When observational data are limited, numerical models become a major tool in studying the physics and interactions of land-surface phenomena. This is especially true during the cold season and at high latitudes. In this coupled modeling study, we identified the important factors and processes that influence late winter to early spring regional scale water and energy cycles at different spatial and time scales. The implications from our results indicate that RCMs need to have detailed multilayer snow and frozen soil processes to create realistic cold season simulations and prevent climate drift in climate studies. This study also shows promise that quantitative forecasting of precipitation and flooding caused by winter-to-spring snowmelt can be improved with cold-land physics and thermodynamics in future warming climate change studies.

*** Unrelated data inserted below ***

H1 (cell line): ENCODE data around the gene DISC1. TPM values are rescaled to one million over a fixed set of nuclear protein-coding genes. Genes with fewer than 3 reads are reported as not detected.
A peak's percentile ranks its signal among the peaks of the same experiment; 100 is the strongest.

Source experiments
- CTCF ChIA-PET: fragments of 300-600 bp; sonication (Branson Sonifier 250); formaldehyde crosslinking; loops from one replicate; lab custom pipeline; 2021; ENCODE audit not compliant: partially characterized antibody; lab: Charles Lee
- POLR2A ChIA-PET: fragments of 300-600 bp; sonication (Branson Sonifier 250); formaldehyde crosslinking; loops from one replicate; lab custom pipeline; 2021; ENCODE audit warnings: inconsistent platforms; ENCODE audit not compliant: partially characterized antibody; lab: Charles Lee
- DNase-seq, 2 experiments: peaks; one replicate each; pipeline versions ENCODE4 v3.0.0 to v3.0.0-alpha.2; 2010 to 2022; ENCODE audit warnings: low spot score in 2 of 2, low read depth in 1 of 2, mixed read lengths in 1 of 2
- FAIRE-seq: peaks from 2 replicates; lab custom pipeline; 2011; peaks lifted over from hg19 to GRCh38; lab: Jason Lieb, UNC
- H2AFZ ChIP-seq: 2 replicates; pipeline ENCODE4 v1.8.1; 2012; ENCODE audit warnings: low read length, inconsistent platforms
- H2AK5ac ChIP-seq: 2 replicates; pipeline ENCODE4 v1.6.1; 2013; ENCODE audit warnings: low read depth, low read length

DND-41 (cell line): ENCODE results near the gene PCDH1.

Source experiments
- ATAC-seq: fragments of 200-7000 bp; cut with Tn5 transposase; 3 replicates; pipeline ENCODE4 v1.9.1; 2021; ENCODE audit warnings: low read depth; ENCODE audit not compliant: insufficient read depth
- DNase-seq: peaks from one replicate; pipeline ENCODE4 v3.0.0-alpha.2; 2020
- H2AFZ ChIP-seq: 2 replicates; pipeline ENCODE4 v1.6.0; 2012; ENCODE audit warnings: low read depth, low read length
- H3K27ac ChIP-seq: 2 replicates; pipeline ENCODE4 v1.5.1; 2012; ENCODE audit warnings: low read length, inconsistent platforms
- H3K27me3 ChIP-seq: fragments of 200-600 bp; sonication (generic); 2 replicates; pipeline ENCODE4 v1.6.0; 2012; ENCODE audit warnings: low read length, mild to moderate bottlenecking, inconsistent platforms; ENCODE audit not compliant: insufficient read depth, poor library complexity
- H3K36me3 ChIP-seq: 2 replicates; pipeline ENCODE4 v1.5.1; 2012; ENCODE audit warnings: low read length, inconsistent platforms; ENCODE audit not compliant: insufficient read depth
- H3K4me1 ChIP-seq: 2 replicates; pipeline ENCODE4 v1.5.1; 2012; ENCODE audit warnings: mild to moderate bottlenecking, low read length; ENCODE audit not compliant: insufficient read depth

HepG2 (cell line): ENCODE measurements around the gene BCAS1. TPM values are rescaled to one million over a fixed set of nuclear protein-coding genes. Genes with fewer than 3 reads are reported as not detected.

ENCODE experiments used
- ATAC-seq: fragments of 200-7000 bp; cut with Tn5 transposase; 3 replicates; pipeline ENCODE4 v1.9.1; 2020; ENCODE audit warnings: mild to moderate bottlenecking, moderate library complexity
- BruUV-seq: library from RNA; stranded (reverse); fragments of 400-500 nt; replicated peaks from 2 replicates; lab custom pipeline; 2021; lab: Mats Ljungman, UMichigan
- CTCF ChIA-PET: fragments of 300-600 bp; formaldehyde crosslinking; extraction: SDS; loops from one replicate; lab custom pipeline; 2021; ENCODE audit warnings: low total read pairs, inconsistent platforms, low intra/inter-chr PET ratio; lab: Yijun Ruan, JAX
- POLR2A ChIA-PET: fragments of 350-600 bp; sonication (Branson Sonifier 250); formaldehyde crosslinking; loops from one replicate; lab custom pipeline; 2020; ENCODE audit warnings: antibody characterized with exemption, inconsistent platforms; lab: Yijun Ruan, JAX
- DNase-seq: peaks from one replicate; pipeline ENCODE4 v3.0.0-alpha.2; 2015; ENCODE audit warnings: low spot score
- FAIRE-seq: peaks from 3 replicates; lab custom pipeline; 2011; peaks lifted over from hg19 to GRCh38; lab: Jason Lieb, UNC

Conflict of Interests

The authors declare that there is no conflict of interests regarding the publication of this paper.


This study was partially supported by Kyungpook National University Research Fund, 2014, and by the Center for Atmospheric REmote Sensing (CARE). The authors appreciate the constructive comments of the reviewer and the editor.


  1. D. S. Gutzler and J. W. Preston, “Evidence for a relationship between spring snow cover in North America and summer rainfall in New Mexico,” Geophysical Research Letters, vol. 24, no. 17, pp. 2207–2210, 1997. View at: Publisher Site | Google Scholar
  2. E. E. Small, “The influence of soil moisture anomalies on variability of the North American monsoon system,” Geophysical Research Letters, vol. 28, no. 1, pp. 139–142, 2001. View at: Publisher Site | Google Scholar
  3. M. G. Bosilovich and W.-Y. Sun, “Numerical simulation of the 1993 midwestern flood: Local and remote sources of water,” Journal of Geophysical Research D: Atmospheres, vol. 104, no. 16, pp. 19415–19423, 1999. View at: Publisher Site | Google Scholar
  4. M. Zhang, K.-H. Min, Q. Wu, J. Zhang, and J. Harbor, “A new method to determine the upper boundary condition of a permafrost thermal model: an example from the Qinghai-Tibet Plateau,” Permafrost and Periglacial Processes, vol. 23, no. 4, pp. 301–311, 2012. View at: Publisher Site | Google Scholar